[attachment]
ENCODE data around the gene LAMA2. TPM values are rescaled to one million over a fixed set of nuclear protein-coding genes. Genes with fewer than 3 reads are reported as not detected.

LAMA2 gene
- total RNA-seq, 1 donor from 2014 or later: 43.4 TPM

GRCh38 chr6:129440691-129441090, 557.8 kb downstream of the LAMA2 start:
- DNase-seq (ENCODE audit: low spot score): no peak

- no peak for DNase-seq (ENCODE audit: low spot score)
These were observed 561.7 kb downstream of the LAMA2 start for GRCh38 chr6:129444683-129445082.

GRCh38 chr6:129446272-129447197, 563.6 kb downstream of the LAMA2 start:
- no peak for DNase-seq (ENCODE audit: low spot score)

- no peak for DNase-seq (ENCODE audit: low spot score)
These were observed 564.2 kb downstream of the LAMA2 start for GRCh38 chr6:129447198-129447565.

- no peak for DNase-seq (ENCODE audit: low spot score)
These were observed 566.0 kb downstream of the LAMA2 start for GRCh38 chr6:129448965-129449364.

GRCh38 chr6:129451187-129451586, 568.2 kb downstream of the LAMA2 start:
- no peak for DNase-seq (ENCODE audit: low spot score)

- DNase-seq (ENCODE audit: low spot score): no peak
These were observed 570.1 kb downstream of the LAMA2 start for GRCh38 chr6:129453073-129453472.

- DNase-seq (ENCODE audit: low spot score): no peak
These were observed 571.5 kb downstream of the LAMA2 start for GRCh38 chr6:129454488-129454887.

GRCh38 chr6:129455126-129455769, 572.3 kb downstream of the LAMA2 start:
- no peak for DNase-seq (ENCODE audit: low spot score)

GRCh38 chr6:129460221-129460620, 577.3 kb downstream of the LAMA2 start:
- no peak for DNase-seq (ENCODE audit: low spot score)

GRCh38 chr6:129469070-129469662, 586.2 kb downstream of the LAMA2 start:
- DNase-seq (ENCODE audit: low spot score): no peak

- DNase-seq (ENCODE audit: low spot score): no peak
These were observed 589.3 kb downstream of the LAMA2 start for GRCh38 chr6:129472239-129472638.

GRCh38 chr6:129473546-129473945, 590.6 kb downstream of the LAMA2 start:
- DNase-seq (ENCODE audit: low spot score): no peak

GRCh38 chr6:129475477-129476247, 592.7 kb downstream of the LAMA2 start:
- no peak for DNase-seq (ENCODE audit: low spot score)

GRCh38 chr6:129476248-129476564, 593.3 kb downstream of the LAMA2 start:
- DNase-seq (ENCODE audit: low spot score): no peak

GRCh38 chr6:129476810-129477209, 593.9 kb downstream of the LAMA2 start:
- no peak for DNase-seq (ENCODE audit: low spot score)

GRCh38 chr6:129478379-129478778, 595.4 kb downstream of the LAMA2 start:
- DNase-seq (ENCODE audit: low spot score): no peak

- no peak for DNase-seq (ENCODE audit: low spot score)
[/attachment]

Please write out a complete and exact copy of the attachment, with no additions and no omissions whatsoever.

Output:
ENCODE data around the gene LAMA2. TPM values are rescaled to one million over a fixed set of nuclear protein-coding genes. Genes with fewer than 3 reads are reported as not detected.

LAMA2 gene
- total RNA-seq, 1 donor from 2014 or later: 43.4 TPM

GRCh38 chr6:129440691-129441090, 557.8 kb downstream of the LAMA2 start:
- DNase-seq (ENCODE audit: low spot score): no peak

- no peak for DNase-seq (ENCODE audit: low spot score)
These were observed 561.7 kb downstream of the LAMA2 start for GRCh38 chr6:129444683-129445082.

GRCh38 chr6:129446272-129447197, 563.6 kb downstream of the LAMA2 start:
- no peak for DNase-seq (ENCODE audit: low spot score)

- no peak for DNase-seq (ENCODE audit: low spot score)
These were observed 564.2 kb downstream of the LAMA2 start for GRCh38 chr6:129447198-129447565.

- no peak for DNase-seq (ENCODE audit: low spot score)
These were observed 566.0 kb downstream of the LAMA2 start for GRCh38 chr6:129448965-129449364.

GRCh38 chr6:129451187-129451586, 568.2 kb downstream of the LAMA2 start:
- no peak for DNase-seq (ENCODE audit: low spot score)

- DNase-seq (ENCODE audit: low spot score): no peak
These were observed 570.1 kb downstream of the LAMA2 start for GRCh38 chr6:129453073-129453472.

- DNase-seq (ENCODE audit: low spot score): no peak
These were observed 571.5 kb downstream of the LAMA2 start for GRCh38 chr6:129454488-129454887.

GRCh38 chr6:129455126-129455769, 572.3 kb downstream of the LAMA2 start:
- no peak for DNase-seq (ENCODE audit: low spot score)

GRCh38 chr6:129460221-129460620, 577.3 kb downstream of the LAMA2 start:
- no peak for DNase-seq (ENCODE audit: low spot score)

GRCh38 chr6:129469070-129469662, 586.2 kb downstream of the LAMA2 start:
- DNase-seq (ENCODE audit: low spot score): no peak

- DNase-seq (ENCODE audit: low spot score): no peak
These were observed 589.3 kb downstream of the LAMA2 start for GRCh38 chr6:129472239-129472638.

GRCh38 chr6:129473546-129473945, 590.6 kb downstream of the LAMA2 start:
- DNase-seq (ENCODE audit: low spot score): no peak

GRCh38 chr6:129475477-129476247, 592.7 kb downstream of the LAMA2 start:
- no peak for DNase-seq (ENCODE audit: low spot score)

GRCh38 chr6:129476248-129476564, 593.3 kb downstream of the LAMA2 start:
- DNase-seq (ENCODE audit: low spot score): no peak

GRCh38 chr6:129476810-129477209, 593.9 kb downstream of the LAMA2 start:
- no peak for DNase-seq (ENCODE audit: low spot score)

GRCh38 chr6:129478379-129478778, 595.4 kb downstream of the LAMA2 start:
- DNase-seq (ENCODE audit: low spot score): no peak

- no peak for DNase-seq (ENCODE audit: low spot score)